Education

How to handle negative feedback (both giving and receiving)

You’ve done the work, you’ve started an employee engagement campaign and you are ready to take the necessary steps towards the health and success of your business. So what happens when you receive negative feedback as the result of your employee engagement surveys?

Despite your initial instinct to hide it away or ignore it, it is very important that you share these results with your team.

Why does hiding negative feedback harm engagement and productivity?

Hiding negative feedback might be the easier option in the short term, but you will have wasted all of the time and effort you have put in already. By creating a plan of action based on the negative results you have received, you can transform this perceived negative into positive results.

If you do not share this information with your team, you are purposely hiding valuable information from them, and they will feel suspicious, tricked or misled.

Negative feedback is important for any business

While you need positive feedback to steer you in the right direct, the negative side of this coin can actually be more valuable. It can help you to avoid mistakes and get out of destructive patterns and ways of doing things. By avoiding your employees’ critiques, your company will suffer and stagnate.

Tips and tricks for giving negative feedback

Both giving and receiving negative feedback is valuable for any business. Accepting negative feedback is one thing, but you will also need to be able to give negative feedback as well. Here are some valuable and useful tips that can help you do this in an effective manner.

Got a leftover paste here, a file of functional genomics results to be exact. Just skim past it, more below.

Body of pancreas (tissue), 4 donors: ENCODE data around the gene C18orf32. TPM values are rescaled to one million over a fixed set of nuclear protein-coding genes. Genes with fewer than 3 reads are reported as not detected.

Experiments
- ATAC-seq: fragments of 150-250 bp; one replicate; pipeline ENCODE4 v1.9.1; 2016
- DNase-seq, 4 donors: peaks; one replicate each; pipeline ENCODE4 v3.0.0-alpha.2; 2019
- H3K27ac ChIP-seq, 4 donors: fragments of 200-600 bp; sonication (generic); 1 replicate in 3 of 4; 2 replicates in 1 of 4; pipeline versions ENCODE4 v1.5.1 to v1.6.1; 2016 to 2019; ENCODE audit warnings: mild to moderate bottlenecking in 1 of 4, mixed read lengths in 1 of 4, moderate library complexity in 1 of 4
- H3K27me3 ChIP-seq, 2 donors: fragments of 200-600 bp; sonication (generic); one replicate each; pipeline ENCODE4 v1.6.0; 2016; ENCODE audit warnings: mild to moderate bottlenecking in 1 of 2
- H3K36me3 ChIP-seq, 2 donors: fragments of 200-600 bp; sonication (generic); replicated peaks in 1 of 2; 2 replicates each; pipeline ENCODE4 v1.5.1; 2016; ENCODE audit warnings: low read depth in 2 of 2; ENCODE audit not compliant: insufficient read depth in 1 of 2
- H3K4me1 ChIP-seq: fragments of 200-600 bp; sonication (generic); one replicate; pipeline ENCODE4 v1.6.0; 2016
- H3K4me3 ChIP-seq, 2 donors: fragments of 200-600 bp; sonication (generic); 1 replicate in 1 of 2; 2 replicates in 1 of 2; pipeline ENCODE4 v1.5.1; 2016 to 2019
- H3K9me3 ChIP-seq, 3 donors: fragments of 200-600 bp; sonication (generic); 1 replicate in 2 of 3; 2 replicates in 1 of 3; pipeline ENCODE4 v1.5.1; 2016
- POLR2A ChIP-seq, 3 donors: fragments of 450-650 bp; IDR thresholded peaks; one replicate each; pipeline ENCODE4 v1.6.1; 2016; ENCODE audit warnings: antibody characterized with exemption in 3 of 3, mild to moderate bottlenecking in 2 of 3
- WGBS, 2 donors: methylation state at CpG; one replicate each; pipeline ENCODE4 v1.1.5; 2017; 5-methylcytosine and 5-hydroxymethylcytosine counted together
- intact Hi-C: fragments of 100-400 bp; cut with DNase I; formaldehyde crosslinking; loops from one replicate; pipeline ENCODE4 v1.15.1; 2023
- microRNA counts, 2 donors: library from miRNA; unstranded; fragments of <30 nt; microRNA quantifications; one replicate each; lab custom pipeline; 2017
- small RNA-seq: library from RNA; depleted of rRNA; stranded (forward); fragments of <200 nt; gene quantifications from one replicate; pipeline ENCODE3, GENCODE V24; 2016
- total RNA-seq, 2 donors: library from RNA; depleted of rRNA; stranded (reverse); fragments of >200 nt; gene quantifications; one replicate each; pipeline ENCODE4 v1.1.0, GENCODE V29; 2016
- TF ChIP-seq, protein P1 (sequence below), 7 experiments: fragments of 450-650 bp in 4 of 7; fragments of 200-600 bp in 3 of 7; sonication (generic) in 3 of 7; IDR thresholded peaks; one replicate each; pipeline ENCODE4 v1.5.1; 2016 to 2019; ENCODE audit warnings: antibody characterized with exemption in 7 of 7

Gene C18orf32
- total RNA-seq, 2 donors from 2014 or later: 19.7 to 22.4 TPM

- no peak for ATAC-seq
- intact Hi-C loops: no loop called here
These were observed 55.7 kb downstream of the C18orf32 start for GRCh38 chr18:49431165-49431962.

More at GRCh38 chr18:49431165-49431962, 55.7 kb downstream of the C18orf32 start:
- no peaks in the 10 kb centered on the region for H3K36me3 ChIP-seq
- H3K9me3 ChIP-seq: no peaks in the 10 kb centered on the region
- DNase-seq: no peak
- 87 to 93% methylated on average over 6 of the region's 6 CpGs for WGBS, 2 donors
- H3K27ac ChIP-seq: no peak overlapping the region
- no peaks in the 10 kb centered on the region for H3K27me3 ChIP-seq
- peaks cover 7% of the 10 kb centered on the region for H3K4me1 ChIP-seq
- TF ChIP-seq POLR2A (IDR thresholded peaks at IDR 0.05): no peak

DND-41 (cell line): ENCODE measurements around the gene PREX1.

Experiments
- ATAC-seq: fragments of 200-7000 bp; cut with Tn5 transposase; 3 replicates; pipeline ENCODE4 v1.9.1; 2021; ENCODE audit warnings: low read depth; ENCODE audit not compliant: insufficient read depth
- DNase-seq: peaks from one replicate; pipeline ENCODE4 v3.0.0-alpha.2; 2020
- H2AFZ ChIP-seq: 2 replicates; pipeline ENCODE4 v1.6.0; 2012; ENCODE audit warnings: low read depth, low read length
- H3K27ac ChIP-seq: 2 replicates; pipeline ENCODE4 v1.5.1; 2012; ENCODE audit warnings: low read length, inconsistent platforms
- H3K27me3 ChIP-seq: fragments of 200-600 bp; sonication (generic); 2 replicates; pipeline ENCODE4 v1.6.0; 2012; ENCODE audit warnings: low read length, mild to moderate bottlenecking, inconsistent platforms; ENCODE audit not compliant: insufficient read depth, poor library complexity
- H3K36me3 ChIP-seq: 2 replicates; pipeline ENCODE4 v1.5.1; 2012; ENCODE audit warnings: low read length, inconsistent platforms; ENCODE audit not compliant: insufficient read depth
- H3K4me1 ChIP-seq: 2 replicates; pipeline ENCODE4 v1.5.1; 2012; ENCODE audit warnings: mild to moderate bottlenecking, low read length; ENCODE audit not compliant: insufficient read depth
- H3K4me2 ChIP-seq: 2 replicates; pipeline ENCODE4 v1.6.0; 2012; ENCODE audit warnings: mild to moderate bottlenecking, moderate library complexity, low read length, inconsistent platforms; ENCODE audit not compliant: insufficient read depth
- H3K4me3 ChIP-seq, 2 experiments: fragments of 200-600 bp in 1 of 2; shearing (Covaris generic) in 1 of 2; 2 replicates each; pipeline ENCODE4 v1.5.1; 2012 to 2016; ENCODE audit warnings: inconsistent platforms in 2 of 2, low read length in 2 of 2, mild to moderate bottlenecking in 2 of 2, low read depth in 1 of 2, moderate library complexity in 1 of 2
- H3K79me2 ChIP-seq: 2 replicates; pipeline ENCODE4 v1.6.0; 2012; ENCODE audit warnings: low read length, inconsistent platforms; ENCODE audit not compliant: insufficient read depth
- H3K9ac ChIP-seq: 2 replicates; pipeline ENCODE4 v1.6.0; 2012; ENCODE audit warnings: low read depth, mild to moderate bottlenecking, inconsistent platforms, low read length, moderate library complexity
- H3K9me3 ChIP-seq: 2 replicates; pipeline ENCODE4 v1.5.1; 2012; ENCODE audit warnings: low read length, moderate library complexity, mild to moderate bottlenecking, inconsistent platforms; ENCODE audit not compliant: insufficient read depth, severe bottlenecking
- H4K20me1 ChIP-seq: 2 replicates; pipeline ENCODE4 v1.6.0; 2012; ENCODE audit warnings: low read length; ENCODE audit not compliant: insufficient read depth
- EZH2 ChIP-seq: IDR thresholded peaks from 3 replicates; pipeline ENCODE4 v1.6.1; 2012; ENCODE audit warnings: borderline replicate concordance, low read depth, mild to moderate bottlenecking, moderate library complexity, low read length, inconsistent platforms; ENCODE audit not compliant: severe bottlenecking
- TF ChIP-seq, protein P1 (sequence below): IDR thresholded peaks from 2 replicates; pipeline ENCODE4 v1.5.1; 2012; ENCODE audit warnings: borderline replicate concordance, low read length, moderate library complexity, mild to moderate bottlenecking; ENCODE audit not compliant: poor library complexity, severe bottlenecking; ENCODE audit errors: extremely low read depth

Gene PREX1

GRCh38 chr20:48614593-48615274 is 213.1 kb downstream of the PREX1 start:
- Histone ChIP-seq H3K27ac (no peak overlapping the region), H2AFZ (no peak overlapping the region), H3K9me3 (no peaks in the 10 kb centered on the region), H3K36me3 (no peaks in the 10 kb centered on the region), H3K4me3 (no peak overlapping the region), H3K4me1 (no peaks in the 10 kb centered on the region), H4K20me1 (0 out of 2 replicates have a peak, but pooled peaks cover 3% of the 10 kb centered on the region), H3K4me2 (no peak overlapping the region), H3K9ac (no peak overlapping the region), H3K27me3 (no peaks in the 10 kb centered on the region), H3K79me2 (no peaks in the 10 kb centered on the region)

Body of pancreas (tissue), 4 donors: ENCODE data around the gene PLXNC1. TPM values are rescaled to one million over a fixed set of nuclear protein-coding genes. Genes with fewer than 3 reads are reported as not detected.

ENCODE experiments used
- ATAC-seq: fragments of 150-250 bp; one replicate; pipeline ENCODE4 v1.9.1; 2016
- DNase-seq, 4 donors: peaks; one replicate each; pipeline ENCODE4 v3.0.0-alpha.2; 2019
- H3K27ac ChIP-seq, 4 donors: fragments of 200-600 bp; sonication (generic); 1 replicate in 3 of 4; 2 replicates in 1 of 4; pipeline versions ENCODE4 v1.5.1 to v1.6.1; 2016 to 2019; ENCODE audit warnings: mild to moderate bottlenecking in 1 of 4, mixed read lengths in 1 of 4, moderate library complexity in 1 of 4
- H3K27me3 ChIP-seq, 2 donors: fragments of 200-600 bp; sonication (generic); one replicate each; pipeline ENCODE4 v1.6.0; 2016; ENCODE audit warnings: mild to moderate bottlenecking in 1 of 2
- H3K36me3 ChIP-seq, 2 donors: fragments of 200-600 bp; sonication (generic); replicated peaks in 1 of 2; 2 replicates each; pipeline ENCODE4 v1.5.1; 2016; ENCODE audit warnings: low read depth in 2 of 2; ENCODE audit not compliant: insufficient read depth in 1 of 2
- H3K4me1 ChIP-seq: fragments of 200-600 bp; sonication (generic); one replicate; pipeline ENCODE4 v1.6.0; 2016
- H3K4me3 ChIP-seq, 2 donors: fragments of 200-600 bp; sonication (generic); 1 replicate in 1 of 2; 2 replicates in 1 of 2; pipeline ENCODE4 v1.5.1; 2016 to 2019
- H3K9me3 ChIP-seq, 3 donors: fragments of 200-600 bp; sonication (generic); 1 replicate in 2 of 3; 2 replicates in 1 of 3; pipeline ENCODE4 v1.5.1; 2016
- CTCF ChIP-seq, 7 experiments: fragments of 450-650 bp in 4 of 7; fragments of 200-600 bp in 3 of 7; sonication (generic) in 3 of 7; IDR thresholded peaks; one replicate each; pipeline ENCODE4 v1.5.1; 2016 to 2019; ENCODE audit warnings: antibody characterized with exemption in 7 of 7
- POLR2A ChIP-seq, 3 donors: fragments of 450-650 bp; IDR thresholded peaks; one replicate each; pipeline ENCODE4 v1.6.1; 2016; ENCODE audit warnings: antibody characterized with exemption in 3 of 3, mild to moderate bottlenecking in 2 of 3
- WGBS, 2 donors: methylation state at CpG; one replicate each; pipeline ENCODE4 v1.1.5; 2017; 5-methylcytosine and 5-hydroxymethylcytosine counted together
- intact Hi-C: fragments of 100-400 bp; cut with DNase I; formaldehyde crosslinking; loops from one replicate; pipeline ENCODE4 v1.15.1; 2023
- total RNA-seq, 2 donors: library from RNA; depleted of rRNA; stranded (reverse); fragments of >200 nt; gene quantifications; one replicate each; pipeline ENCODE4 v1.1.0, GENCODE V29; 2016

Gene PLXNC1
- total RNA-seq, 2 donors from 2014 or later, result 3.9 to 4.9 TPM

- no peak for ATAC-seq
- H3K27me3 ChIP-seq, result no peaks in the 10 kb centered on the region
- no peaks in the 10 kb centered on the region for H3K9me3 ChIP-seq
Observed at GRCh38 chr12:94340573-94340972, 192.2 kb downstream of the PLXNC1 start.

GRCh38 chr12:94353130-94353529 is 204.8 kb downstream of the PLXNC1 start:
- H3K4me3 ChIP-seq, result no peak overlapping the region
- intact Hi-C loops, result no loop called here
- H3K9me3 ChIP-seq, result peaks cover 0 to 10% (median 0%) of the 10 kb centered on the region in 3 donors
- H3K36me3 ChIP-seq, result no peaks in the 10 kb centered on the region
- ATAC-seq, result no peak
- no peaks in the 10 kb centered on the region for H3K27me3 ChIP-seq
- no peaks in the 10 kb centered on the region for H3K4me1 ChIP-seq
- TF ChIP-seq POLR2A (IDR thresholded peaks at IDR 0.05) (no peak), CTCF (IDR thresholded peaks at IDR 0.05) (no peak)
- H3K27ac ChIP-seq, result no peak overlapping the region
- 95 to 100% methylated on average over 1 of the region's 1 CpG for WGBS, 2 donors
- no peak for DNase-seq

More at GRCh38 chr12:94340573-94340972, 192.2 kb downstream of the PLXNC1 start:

• Ask them to complete a self-assessment –A self assessment allows your employee to look at their own behaviour and performance and rate it according to their own opinions. This can be a valuable tool for you to go over together, highlighting where you agree and disagree.
  • Give them specific examples of the problem – If you are telling them about something that they have done wrong or incorrectly, you need to back it up with specific examples. They might not have viewed the incident the same way that you did, and this will allow you to talk about this and come to a solution.
  • Give feedback in private – It is always important to give negative feedback to your employees in private. Calling them out in front of other team members or including personal negative feedback in a company meeting is only a recipe for shame, anger and embarrassment – the complete opposite of positive engagement. If you want to increase your engagement levels, you need to resist this urge and always give feedback in private.

The benefits of talking through problems and issues

  • Build trust – Talking through the problems will help you to build trust and a long lasting working relationship.
  • Create a sense of honesty and openness – When people feel that they can express themselves completely, they are more likely to enjoy their workplace environment.
  • You will get honest feedback that you can action – If feedback is not honest it becomes completely invalid and useless.

By overcoming your aversion to both giving and receiving negative feedback, you can improve engagement and strengthen your business.

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